Government Fleet Top News

New Orleans Inspector General Reveals City Fleet Free-for-All

January 7, 2009

NEW ORLEANS - Inspector General Robert Cerasoli has fired the opening salvo in what’s likely to be a long and drawn out war over the use of city-owned vehicles, according to the New Orleans City Business.

In an interim report on the City’s vehicle fleet, Cerasoli noted that just within the executive branch, there were 273 take-home vehicles assigned to city employees as of June 30, 2008. A city ordinance limits the administrative branch to 60 take-home vehicles, meaning as many as 213 could be taken home illegally each day.

At first glimpse, the city vehicle policy appears little more than a keychain grab, with no rhyme or reason as to why some employees have access to automobiles. Those decisions, when they are made, take place among department heads and with no real oversight from administrators, according to Cerasoli’s assessment.

There is also no system that accounts for why some employees drive sedans and others SUVs. If there is a fiscal reason behind those decisions, it has eluded the inspector general. Equally troubling is that the inspector general found no system of accountability explaining how the vehicles are assigned and how the city ensures they are used solely for work-related purposes.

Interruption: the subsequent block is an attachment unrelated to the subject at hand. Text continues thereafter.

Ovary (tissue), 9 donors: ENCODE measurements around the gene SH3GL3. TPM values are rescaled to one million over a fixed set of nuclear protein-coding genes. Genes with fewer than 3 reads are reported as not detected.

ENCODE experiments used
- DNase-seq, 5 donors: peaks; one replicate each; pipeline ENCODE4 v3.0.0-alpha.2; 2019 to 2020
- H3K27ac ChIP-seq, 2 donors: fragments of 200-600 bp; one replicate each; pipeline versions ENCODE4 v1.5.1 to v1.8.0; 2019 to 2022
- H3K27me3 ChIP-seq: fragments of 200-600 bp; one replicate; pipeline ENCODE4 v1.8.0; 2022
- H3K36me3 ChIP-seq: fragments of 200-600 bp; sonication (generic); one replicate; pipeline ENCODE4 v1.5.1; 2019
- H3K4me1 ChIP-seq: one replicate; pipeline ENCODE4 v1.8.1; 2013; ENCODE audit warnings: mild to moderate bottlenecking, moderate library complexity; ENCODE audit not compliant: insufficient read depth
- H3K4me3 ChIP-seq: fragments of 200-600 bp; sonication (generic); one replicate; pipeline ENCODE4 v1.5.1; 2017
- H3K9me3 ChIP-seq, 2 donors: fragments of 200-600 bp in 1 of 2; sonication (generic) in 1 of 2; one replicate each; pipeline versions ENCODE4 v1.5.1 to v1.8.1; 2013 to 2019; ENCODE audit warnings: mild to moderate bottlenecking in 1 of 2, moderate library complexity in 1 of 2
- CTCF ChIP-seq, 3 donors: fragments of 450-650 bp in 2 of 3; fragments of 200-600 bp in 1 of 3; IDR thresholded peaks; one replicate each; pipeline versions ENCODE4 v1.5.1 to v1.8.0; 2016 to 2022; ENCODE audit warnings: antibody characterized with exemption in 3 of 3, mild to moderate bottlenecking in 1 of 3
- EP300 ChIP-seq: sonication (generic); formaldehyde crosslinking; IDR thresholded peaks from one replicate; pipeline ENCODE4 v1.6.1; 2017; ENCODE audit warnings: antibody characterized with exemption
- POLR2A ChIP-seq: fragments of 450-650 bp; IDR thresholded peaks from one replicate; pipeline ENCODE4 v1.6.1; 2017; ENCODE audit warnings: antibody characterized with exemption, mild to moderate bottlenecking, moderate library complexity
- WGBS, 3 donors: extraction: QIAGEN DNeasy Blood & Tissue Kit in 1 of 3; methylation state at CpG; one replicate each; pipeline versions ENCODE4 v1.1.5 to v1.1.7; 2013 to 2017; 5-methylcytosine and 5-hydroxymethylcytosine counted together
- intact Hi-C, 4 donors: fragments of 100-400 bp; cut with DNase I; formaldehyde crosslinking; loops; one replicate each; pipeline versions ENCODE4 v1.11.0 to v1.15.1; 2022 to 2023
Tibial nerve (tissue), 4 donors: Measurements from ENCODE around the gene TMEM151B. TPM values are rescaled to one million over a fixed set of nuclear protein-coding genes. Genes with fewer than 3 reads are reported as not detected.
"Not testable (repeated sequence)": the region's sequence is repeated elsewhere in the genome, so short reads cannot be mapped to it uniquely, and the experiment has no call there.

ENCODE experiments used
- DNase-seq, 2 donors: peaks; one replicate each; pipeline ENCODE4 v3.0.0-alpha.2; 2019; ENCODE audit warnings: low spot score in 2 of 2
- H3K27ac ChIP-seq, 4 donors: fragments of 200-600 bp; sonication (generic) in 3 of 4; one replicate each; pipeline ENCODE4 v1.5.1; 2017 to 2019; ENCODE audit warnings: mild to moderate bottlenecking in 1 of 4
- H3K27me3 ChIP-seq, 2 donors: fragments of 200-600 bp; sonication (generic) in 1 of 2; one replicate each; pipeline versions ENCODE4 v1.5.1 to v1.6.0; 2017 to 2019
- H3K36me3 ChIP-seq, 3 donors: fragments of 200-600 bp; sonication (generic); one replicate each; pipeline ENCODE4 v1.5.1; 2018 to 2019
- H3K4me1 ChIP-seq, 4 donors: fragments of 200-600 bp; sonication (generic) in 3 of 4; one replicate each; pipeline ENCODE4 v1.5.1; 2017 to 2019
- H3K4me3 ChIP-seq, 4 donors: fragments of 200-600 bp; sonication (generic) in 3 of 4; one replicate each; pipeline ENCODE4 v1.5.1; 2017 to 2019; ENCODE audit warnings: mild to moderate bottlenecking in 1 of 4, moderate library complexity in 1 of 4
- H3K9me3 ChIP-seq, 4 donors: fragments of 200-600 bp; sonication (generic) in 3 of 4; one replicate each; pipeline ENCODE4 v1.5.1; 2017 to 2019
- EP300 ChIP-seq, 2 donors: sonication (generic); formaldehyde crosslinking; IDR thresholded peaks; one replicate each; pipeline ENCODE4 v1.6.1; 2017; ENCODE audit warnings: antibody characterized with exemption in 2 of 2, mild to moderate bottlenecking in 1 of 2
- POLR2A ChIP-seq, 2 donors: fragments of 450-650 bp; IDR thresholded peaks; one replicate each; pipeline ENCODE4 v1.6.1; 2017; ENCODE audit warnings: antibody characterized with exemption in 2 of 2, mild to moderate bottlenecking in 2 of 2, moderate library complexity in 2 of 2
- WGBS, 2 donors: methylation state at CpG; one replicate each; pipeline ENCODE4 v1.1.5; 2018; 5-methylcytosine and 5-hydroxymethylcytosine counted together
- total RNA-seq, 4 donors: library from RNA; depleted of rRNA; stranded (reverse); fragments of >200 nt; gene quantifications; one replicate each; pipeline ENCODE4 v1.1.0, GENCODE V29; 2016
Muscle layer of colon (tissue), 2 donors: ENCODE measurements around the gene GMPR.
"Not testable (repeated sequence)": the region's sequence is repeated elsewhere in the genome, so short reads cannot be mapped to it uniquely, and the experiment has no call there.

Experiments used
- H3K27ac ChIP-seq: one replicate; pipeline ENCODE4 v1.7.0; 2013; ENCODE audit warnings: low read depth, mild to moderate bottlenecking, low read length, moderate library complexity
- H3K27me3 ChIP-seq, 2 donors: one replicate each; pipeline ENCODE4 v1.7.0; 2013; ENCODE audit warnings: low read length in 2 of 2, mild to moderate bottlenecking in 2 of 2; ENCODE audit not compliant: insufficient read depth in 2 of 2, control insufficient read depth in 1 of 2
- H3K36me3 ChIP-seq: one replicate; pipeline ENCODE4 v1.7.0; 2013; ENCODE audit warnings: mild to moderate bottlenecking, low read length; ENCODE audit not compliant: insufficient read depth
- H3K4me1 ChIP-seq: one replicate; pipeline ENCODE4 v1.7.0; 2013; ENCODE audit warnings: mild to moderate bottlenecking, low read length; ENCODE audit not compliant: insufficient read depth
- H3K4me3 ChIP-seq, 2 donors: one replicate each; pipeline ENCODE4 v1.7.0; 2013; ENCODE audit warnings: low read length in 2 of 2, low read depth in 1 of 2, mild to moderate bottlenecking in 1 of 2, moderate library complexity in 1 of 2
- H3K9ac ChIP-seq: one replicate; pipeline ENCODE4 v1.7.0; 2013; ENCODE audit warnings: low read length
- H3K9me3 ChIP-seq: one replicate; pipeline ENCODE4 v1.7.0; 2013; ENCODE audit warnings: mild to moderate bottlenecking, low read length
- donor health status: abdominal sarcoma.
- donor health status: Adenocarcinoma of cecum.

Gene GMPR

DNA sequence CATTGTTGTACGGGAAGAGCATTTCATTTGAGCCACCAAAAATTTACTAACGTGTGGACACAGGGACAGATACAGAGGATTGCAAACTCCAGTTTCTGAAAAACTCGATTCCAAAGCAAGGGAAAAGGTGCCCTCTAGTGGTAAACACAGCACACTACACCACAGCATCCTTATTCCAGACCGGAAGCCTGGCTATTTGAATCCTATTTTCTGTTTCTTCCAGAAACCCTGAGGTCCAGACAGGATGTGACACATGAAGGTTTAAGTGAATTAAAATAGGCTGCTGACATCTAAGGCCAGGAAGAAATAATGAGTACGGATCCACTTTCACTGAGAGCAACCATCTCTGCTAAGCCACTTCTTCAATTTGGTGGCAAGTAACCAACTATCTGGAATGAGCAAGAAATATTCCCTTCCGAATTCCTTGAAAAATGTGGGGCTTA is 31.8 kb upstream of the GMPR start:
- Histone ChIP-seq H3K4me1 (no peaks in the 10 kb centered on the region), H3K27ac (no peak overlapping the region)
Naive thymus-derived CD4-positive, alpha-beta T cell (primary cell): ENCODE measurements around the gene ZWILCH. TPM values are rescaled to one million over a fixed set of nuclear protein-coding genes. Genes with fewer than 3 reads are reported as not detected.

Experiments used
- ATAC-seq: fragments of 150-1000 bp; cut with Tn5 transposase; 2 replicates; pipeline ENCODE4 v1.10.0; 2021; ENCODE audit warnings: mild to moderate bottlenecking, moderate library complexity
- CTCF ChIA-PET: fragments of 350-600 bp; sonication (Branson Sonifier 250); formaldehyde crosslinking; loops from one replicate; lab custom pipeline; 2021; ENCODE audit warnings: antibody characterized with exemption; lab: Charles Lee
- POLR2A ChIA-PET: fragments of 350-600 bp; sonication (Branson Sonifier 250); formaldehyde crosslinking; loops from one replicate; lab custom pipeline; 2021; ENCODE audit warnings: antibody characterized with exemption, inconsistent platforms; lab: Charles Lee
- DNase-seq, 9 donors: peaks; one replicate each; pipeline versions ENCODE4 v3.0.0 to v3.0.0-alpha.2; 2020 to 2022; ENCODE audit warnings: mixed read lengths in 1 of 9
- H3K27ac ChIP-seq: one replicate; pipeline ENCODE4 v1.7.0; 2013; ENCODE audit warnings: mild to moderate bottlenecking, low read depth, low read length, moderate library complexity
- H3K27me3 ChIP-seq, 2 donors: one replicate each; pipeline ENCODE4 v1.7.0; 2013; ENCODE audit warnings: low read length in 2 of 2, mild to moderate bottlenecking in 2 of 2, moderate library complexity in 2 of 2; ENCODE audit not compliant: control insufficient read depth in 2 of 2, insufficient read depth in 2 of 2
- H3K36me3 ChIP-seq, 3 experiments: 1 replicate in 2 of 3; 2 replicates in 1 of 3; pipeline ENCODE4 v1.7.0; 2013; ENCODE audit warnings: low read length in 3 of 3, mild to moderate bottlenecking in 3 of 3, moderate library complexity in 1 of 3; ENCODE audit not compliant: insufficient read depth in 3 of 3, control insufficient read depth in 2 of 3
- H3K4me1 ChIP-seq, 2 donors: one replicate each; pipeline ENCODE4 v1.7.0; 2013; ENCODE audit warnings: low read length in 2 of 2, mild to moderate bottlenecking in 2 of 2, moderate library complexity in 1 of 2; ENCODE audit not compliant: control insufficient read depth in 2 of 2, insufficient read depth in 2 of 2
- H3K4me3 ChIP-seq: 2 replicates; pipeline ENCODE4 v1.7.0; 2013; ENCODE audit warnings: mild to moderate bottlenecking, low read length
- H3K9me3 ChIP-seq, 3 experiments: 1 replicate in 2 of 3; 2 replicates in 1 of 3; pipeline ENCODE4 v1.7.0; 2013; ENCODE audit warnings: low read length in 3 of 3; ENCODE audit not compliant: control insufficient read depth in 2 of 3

The preliminary review also revealed discrepancies in fuel use and monitoring. A city-owned pickup with an 18-gallon tank, for example, was fueled with 91.2 gallons in one day. Another showed an 18-gallon sedan tanked up with nearly 40 gallons. In neither of these instances did the chief administrative officer, who is required by city ordinance to establish a motor pool for city employees, challenge the fuel use reports.

A law approved in 1985 requires the chief administrative officer to file a quarterly report with the City Council on each take-home vehicle. The first mandated reports filed in 23 years were submitted a month ago, and only after Cerasoli brought the law to the attention of city administrators.

Cerasoli issued his interim report to Chief Administrative Officer Brenda Hatfield, saying he wanted “to offer the city this early opportunity to consider our observations, conclusions and recommendations” while his office continued to look at the remainder of the city’s vehicle fleet.

According to an e-mail from Mayor C. Ray Nagin’s spokeswoman Ceeon Quiett, there would be no response from Hatfield or the mayor’s office on Cerasoli’s findings until a final version is completed. That’s not expected for another few months.

Anyone in city government thinking the IG’s final report will contradict findings to date and ultimately vindicate the system in place is in an extreme state of denial. Cerasoli has just scratched the surface, and egregious waste has already been exposed.

The interim report provides an eye-opening glimpse of government at work, or not, to taxpayers and a wake-up call to city administrators and employees.

A more proactive approach to eliminating wasteful spending in city government is desperately needed, especially at a time when a record budget in excess of $1 billion is being considered with few guarantees on the source of that money.

 

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